March from Selma
March from Selma
Date: March 10, 1965
Source: AP Images.
About the Author: This photograph was taken by a contributor to the Associated Press, a worldwide news agency based in New York.
In 1965, Martin Luther King Jr. chose Selma, Alabama as the site of a renewed voting rights campaign. The growing militancy of the civil rights movement made it essential that he score a quick victory in order to restore confidence in his non-violent approach. When segregationist police attacked the peaceful marchers, King had his victory. The Voting Rights Act of 1965 passed through Congress shortly thereafter.
Selma was home to 14,400 whites and 15,100 blacks, but the city's voting rolls were ninety-nine percent white. Every time that an African American attempted to register to vote, SheriffJim Clark and his deputies, many of whom were Ku Klux Klan members, turned the would-be voter away. During one week, more than three thousand black protesters were arrested for protesting this voting ban. In February 1965, a mob of state troopers assaulted a group of blacks, fatally shooting a young man, Jimmie Lee Jackson, as he tried to protect his mother and grandmother.
Jackson's death inspired black leaders to organize a fifty-four-mile (eighty-seven-kilometer) march from Selma to Montgomery to petition Governor George Wallace for protection of blacks registering to vote. On March 7, the march began. King was absent, having returned to Atlanta because of pressure from White House officials. He missed the sixty helmeted state troopers and local police with gas masks who lined up opposite the six hundred marchers at the foot of the Edmund Pettus Bridge. While white spectators cheered and Sheriff Clark ordered them to attack, the troopers moved on the protesters, swinging bullwhips and rubber tubing wrapped in barbed wire. The marchers stumbled over each other in retreat and seventeen went to the hospital with injuries. That evening, horrified viewers throughout the nation watched the images from the Pettus Bridge on television.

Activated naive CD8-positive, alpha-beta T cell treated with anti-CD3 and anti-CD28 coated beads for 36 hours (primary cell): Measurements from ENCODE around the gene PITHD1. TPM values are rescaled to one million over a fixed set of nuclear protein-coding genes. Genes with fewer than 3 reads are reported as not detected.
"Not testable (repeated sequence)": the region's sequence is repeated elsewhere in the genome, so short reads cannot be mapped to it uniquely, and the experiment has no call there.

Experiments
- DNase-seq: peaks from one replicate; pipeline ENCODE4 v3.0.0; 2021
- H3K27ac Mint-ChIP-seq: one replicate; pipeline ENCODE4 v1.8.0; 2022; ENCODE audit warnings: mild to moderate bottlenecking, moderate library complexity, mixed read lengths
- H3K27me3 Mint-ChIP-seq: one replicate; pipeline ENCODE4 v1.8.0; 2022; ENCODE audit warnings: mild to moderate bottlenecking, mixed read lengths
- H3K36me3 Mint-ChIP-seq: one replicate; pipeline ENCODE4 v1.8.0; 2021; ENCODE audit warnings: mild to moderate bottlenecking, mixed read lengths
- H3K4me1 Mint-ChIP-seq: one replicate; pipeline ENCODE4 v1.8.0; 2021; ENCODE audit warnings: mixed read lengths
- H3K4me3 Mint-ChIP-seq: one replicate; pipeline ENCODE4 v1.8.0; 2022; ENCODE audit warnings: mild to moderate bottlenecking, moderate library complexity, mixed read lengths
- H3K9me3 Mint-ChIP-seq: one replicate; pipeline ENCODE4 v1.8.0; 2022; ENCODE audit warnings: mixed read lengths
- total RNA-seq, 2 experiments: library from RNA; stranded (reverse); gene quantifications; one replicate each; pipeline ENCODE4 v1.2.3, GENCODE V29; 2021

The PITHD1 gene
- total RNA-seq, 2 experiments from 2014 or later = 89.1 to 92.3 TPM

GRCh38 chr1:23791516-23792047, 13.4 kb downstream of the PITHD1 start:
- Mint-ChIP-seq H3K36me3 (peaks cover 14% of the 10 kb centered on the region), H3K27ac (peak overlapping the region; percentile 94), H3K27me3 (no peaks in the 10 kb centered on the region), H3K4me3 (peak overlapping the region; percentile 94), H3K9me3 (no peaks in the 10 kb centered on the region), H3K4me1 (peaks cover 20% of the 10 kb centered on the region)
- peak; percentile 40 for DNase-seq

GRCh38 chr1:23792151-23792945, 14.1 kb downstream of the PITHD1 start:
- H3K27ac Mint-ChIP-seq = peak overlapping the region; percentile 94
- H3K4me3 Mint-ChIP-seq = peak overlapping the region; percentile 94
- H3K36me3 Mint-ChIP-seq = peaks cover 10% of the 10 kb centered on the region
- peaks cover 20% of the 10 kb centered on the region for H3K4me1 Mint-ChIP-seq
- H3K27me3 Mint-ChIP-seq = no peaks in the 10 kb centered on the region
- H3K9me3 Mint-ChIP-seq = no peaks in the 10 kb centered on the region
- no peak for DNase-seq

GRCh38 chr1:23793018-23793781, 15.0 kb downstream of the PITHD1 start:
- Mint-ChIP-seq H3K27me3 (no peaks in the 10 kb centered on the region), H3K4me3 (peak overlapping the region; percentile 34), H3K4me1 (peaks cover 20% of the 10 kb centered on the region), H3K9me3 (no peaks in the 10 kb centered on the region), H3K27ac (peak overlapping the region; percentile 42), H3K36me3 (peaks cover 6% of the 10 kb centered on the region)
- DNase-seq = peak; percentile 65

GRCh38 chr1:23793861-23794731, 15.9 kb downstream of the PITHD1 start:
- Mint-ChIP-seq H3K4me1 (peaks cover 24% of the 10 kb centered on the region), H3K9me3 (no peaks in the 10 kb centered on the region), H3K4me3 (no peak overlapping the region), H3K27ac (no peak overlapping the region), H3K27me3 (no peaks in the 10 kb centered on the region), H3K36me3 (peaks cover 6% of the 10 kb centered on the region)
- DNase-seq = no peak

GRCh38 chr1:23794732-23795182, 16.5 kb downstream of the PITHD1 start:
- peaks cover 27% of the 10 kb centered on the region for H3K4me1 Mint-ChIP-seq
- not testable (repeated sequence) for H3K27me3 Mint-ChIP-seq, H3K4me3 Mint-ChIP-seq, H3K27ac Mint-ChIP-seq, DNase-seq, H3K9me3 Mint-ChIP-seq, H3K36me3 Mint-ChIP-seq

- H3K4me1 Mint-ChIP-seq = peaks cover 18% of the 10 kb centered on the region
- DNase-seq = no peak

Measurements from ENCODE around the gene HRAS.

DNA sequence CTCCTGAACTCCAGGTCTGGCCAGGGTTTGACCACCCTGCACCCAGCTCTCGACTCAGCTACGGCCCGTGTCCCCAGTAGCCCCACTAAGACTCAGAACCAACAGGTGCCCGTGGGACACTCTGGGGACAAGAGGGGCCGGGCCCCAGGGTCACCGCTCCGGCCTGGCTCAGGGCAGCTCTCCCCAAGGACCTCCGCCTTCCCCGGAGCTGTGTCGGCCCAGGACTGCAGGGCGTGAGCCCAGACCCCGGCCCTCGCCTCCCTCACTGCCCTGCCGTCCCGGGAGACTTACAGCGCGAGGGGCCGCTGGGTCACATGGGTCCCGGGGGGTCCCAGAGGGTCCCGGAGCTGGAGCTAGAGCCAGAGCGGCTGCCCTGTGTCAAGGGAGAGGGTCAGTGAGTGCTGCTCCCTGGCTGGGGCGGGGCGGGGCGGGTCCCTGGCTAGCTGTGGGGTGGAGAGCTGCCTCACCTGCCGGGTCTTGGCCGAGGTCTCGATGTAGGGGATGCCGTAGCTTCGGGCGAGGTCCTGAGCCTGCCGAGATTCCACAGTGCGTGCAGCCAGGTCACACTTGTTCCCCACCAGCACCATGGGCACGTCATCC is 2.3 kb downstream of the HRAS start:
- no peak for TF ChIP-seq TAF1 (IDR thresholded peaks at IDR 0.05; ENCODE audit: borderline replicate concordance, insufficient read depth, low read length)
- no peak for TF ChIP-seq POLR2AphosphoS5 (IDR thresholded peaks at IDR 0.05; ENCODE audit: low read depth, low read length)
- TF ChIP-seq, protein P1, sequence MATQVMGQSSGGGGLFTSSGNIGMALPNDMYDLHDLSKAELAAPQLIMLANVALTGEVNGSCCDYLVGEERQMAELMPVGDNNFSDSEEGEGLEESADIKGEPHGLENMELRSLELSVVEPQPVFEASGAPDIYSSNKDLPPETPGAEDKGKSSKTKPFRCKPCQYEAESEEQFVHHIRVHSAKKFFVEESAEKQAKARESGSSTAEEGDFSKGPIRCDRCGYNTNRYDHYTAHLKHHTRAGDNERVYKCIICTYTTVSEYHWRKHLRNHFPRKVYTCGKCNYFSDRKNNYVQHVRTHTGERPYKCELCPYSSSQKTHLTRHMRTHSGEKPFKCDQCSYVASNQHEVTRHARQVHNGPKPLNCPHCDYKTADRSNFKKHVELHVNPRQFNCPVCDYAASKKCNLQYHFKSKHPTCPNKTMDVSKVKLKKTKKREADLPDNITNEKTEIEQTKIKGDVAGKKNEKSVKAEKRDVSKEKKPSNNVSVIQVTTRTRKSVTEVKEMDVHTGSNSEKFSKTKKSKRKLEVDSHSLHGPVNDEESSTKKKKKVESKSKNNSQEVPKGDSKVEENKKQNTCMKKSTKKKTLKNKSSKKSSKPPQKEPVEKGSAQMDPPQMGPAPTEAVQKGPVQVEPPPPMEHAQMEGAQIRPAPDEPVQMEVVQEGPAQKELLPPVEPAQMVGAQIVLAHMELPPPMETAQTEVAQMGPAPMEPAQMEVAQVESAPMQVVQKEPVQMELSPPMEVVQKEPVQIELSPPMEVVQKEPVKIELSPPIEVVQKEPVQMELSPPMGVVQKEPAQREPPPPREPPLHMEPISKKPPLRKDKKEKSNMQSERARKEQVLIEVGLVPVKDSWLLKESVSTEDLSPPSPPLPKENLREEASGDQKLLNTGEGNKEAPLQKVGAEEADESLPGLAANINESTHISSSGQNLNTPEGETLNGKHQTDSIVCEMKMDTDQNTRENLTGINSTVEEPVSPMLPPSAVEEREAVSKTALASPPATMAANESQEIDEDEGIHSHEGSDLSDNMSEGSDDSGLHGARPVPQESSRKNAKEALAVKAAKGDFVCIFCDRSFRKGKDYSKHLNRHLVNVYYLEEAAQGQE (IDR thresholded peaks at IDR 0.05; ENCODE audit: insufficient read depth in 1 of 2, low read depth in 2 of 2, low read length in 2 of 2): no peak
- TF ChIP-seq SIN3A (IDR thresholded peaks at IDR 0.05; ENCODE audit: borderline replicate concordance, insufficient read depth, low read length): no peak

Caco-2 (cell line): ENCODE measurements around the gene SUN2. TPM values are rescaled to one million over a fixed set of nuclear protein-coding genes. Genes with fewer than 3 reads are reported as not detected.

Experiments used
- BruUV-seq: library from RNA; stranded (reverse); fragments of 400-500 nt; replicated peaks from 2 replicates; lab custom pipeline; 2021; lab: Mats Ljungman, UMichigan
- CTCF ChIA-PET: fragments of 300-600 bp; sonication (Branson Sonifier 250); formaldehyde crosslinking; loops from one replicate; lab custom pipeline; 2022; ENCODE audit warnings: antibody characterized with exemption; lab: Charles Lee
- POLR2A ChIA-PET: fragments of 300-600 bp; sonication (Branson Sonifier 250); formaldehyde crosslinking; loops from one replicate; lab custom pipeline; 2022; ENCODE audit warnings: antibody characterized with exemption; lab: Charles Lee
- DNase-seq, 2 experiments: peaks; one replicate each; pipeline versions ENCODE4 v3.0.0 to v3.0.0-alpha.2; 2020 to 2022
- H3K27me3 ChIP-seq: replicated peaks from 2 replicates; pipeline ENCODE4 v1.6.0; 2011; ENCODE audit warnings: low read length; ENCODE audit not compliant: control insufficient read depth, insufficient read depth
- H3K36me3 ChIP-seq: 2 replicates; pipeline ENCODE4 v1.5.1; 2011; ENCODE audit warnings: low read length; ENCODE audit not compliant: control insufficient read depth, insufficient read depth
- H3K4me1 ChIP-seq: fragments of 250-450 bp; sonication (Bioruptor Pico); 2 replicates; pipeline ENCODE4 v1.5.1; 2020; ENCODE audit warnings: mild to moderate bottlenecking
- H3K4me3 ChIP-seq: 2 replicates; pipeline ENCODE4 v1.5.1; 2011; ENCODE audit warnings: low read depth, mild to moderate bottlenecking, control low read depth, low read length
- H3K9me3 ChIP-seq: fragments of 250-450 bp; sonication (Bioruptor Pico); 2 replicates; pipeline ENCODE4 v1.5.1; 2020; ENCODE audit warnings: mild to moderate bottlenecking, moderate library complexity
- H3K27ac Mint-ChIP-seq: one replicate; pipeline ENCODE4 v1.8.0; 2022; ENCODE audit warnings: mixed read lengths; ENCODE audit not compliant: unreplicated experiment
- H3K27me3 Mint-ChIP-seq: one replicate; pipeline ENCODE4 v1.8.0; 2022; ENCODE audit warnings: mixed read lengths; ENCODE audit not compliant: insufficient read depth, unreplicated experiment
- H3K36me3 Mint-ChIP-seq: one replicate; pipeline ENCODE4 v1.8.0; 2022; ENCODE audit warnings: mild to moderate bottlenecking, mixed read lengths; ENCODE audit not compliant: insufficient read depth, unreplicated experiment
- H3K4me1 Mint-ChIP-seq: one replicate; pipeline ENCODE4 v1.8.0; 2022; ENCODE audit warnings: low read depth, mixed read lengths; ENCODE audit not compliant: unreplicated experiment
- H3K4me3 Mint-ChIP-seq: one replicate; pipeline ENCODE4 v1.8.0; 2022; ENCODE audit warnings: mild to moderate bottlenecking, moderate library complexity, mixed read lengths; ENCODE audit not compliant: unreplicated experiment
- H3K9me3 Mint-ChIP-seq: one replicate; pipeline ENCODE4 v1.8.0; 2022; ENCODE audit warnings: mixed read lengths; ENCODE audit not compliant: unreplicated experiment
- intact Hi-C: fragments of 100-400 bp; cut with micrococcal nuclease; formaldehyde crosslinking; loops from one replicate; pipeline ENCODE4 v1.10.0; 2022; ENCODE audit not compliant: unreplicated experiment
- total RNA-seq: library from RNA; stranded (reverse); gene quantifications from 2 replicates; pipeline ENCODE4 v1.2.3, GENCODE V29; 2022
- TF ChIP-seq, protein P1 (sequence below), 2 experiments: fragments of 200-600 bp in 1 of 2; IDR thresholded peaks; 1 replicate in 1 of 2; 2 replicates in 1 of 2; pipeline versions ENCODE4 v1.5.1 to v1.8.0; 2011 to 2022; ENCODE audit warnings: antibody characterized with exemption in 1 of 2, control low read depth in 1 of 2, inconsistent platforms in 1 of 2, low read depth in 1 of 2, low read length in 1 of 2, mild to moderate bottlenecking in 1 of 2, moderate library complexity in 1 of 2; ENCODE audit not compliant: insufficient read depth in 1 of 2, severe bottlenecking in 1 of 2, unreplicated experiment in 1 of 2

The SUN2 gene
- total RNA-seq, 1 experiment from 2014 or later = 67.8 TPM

This incident, known as Bloody Sunday, pushed the administration of President Lyndon B. Johnson into action to protect the voting rights of African Americans. To keep the pressure on, King led a second march on March 9th. A federal injunction had forbidden the marchers to proceed to Montgomery while their case was investigated, but as a comrpomise King and his marchers were allowed to cross the Edmund Pettus ridge, pray and demonstrate, and then return to Selma voluntarily. Later, the federal courts ruled that the protest should be allowed to take place, and King led a third and final march from Selma to Montgomery, starting on March 21 and ending March 25th in front of the state capitol.
MARCH FROM SELMA
See primary source image.
The Selma marches kept public attention focused on the injustices African Americans faced in the South, despite the recent passage of the Civil Rights Act of 1964. They played a major role in encouraging President Johnson and other political leaders to move forward with another landmark civil rights bill, which would become the Voting Rights Act of 1965.
Lyndon Johnson made greater and more effective efforts on behalf of civil rights than any other politician of his era. Both the Civil Rights Act of 1964 and the Voting Rights Act of 1965 are part of Johnson's legacy, though both pieces of legislation passed largely because of the efforts of King. His strategy of non-violence posed against the violence of the segregationists made civil rights activists look reasonable and sympathetic.
The Voting Rights Act made possible by Selma allowed millions of African Americans in the South to cast ballots without being intimidated. The legislation removed artificial barriers such as poll taxes and literacy tests that served to bar blacks from the voting booths. For the first time, the Constitution applied to all of the people as blacks were permitted to enjoy all of the rights and privileges of citizenship that they had been granted by the Fourteenth Amendment in 1868. The Voting Rights Act is set to expire in 2007. While it is expected to be renewed, some legislators have argued that it is no longer needed.
Fager, Charles. Selma, 1965. New York: Scribner, 1974.